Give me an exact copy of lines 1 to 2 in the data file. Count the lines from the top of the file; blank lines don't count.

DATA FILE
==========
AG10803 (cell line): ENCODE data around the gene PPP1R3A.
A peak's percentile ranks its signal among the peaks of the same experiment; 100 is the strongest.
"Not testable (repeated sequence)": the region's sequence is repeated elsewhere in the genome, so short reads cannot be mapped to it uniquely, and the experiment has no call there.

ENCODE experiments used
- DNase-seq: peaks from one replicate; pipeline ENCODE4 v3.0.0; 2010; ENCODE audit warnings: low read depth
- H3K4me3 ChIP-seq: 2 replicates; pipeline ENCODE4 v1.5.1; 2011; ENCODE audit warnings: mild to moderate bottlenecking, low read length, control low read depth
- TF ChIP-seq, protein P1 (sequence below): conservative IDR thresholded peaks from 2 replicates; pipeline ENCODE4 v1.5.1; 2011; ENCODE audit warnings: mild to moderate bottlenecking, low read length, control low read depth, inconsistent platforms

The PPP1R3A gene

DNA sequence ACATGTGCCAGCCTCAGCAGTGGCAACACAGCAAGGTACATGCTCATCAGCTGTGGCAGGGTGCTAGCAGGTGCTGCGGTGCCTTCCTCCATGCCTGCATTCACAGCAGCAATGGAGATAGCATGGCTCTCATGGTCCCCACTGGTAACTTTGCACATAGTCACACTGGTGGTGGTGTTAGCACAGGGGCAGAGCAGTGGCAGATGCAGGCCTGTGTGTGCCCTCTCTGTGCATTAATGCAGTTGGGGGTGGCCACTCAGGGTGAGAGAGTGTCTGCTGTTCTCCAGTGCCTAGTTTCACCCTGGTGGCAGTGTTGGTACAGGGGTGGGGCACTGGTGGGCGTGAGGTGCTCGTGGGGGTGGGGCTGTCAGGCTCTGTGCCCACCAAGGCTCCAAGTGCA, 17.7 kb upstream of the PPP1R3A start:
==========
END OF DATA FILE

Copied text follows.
AG10803 (cell line): ENCODE data around the gene PPP1R3A.
A peak's percentile ranks its signal among the peaks of the same experiment; 100 is the strongest.